If you’re a responsible pet owner, you’ve likely heard about dog walkers and pet sitters. But if you had to hire one today do you know how to choose them, what to ask and what to look out for?
Whether you are traveling and need a stay-in pet sitter, or just need a dog walker or a friendly face to check on your pet while you’re at work, this article may help you.
Our pets rely on us for their overall health and well-being. Choosing the right pet sitter requires research and discernment to ensure that our furry friends receive optimal care.
We’ve laid out all the facts here so you can learn the differences between a dog walker and pet sitter, what situations they serve best and when you need one. You’ll also find tips on choosing a great pet sitter or dog walker as well as the pertinent information you’ll need to provide them with to make sure your pup is well cared for.
What Is a Dog Walker?
A dog walker is a person you hire to come into your home and take your dog for a walk.
Some dog walkers even offer options to provide on-leash training.
Since the dog walker is entering your home, they also can be asked to fill up your dog’s food or water bowls and give your dog medication.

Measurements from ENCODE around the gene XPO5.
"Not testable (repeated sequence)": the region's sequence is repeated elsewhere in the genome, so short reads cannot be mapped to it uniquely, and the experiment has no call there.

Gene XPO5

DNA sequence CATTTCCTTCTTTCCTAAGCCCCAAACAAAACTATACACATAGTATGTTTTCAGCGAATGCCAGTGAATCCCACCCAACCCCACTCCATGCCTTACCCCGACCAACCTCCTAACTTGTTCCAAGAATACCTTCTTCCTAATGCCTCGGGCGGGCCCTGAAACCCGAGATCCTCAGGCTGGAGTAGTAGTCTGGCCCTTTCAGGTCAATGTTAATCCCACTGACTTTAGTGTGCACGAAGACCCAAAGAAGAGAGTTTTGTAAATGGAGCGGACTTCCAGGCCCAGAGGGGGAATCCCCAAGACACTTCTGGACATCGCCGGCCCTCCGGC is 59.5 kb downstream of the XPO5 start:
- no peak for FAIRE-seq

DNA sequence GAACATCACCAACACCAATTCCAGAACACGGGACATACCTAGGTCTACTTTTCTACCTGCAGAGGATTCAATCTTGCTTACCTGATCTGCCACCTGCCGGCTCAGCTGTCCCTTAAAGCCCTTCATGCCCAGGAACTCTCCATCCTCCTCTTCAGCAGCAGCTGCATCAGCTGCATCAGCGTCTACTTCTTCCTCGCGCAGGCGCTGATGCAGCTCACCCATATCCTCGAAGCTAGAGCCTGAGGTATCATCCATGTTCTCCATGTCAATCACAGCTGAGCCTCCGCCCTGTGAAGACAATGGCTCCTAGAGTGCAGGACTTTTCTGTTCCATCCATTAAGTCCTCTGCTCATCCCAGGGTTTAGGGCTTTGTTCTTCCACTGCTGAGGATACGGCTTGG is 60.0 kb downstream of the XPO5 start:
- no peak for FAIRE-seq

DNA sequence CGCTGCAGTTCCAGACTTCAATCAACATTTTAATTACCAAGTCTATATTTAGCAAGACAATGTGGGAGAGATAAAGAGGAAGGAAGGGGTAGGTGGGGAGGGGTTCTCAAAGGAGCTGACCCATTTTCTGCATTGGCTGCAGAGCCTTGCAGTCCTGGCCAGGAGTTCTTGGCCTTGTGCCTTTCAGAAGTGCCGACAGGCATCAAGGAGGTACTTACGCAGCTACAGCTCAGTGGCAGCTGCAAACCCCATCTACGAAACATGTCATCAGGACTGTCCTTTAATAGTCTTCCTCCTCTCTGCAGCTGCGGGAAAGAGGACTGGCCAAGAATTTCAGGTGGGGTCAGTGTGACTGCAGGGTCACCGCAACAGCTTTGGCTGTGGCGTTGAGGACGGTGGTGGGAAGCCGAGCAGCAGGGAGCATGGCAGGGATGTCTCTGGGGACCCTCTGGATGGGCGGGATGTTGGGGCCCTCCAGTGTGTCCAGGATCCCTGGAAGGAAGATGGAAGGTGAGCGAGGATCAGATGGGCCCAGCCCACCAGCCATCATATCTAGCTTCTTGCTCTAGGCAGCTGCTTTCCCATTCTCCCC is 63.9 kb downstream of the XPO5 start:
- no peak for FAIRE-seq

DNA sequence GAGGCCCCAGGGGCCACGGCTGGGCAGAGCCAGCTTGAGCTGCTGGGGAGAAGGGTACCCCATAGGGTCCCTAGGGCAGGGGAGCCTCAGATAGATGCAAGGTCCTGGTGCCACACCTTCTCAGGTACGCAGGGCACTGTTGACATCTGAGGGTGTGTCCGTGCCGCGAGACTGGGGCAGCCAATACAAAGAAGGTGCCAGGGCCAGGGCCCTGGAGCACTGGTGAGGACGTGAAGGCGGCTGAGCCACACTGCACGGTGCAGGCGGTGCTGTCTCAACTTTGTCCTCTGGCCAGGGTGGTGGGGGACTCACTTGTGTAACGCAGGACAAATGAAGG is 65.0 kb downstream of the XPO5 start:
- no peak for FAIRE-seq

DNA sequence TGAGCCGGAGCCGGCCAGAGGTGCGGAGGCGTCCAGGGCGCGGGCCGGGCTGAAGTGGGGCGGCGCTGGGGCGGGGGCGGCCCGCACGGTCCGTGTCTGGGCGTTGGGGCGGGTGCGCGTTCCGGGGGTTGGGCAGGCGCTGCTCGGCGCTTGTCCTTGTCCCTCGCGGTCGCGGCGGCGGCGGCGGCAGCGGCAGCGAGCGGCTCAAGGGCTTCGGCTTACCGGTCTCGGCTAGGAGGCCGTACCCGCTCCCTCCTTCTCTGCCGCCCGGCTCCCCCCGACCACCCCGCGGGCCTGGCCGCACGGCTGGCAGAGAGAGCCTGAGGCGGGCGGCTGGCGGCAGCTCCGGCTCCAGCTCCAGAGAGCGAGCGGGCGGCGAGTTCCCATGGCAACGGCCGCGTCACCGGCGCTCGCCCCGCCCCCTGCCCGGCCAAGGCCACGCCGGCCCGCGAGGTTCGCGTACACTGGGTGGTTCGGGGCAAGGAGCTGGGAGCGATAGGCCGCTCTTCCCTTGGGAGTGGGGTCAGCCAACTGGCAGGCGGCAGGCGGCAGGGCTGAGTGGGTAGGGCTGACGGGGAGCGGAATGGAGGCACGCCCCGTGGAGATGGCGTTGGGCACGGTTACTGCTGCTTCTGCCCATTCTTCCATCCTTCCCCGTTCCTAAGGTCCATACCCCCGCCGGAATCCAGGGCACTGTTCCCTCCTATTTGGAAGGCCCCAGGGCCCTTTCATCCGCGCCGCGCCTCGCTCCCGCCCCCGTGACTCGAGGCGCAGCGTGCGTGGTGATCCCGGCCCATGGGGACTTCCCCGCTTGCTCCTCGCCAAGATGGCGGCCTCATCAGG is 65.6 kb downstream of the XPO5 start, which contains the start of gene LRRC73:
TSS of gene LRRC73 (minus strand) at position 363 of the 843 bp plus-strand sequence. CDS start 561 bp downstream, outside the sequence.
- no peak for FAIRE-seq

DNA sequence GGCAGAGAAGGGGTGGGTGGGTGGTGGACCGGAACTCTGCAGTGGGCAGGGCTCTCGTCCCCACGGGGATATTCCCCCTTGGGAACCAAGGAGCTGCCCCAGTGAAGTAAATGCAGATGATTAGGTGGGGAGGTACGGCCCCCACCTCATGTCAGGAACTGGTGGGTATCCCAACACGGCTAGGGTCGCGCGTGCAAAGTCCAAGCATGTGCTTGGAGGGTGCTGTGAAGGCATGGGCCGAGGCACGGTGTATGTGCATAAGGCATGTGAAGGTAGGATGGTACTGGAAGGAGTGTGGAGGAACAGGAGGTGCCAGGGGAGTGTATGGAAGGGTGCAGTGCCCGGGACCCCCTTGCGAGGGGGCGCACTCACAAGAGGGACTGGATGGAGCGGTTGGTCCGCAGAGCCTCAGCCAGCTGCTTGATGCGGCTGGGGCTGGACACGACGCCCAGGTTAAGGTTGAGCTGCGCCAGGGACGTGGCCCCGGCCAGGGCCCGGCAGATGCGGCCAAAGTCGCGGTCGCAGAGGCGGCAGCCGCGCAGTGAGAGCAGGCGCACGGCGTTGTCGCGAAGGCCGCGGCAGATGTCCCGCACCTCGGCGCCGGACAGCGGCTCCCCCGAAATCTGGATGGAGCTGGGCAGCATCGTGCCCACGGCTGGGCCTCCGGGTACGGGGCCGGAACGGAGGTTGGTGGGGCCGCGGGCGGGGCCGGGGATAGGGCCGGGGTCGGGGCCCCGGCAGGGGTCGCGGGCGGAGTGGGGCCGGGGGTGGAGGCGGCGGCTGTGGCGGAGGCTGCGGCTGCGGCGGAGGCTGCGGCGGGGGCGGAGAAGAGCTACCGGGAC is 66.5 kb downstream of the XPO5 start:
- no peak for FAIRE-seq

Their main job, however, is walking your dog and ensuring your pup gets the amount of exercise he needs.
What Is a Pet Sitter?
A pet sitter is different from a dog walker in that they come into your home for individualized play with your dogs. You’re more likely to need a pet sitter when you’re traveling.
They will feed your dog, give him medication, and spend time with him. While staying overnight is generally a separate service, that is something pet sitters are hired to do.
A pet sitter also can come to your home multiple times per day to care for your dog. The service is much more comprehensive.
What About Boarding?
If you are going on vacation, boarding your dog might be the right choice for you. Using a boarding facility is particularly useful for puppies and young dogs, who just aren’t suited to being alone long periods.
Boarding provides food, walks, and a safe space, without enabling them to endanger themselves or your furniture! In some cases, the facilities also offer a doggy daycare service, so your dog also has the chance to play with other pups.
For many dog owners, boarding is the automatic choice for when they go away, as they know that there will be someone on hand to provide care should their pooch need it.
Boarding kennels aren’t suitable for all dogs. If your pooch gets anxious or nervous, boarding puts them in a high-stress situation.